Identity Theft: How Criminals Steal Your Information

Identity Theft Secrets the Thieves Don’t Want You To Know

Believe it or not, there isn’t just one single way that identity theft thieves steal a victim’s information. There are a number of ways that are utilized when this type of crime is committed. When protecting yourself from identity theft, it’s important to know what tactics are used when stealing one’s identity. These are the things you should be watchful for.

Dumpster Diving

If you throw away your bank statements or your credit card statements without shredding them first, you may be at a serious risk of identity theft. Identity theft thieves often perform a practice called dumpster diving, where they will dig through the trash to get these statements, in order to get the information they need so they can steal your identity.

Theft of Purse or Wallet

Sometimes the theft of a purse or wallet isn’t as simple as someone wanting the cash that was in there. Sometimes they want a whole lot more than that -- sometimes they want your identity. Because of this, it’s important that you keep an extra special eye on your credit report and file a fraud alert if your wallet or purse has been recently stolen. People may be using the information they took to open new credit accounts in your name.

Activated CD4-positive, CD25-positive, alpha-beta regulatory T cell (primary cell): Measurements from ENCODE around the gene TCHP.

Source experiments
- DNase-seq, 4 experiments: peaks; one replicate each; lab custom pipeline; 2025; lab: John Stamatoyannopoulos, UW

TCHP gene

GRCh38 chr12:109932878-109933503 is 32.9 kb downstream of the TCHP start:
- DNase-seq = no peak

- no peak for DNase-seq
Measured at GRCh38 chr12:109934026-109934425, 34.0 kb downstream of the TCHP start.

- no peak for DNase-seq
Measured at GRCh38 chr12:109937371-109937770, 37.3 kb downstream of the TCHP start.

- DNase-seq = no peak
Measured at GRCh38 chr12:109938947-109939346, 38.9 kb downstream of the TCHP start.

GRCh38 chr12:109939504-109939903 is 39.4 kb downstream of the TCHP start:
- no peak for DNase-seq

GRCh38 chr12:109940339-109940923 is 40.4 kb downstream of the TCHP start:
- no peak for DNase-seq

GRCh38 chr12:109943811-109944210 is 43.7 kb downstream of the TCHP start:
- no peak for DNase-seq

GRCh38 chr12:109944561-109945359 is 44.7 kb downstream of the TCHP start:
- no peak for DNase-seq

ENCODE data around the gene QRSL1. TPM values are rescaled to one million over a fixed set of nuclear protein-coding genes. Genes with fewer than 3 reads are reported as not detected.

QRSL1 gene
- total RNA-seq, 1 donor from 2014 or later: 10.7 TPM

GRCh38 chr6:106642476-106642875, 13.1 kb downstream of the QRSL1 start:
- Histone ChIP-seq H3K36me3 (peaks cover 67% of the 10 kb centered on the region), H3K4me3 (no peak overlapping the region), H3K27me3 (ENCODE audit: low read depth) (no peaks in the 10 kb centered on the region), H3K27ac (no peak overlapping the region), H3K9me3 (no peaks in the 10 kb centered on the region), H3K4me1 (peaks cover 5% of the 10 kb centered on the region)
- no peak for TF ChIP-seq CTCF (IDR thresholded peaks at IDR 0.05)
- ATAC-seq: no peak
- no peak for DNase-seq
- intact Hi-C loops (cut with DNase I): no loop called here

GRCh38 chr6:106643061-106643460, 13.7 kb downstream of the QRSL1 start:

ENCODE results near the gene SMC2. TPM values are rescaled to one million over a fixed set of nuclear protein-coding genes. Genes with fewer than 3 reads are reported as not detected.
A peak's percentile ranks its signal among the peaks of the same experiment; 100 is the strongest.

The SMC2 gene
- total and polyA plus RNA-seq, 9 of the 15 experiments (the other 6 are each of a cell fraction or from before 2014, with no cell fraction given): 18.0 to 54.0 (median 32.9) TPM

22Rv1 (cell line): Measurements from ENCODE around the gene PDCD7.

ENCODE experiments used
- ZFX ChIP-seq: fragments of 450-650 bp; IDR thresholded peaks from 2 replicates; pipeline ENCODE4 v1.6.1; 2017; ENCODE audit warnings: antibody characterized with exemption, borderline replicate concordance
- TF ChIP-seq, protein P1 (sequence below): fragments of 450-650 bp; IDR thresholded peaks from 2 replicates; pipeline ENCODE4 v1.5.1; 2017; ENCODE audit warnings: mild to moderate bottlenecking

Email Phishing

You get an email, supposedly from your bank, asking you for some personal information. The thing is, this email isn’t really from your bank. It’s from an identity theft thieve who wants you to reply to the email so he or she can steal your identity. It’s important to never respond to an email that requests personal information from you.

On that token, also make sure you never follow a link in an email that requests your personal information. The link can lead to a bogus website with no other purpose than to gather your personal information to be used in an identity theft crime.

New Credit Offers

Unless you receive a new credit offer in the mail and you know it’s from a legitimate bank, don’t respond to any new credit offers you receive. You should never fill out a credit application via email and definitely don’t fill out a new credit application over the phone if someone calls you claiming to be a creditor.

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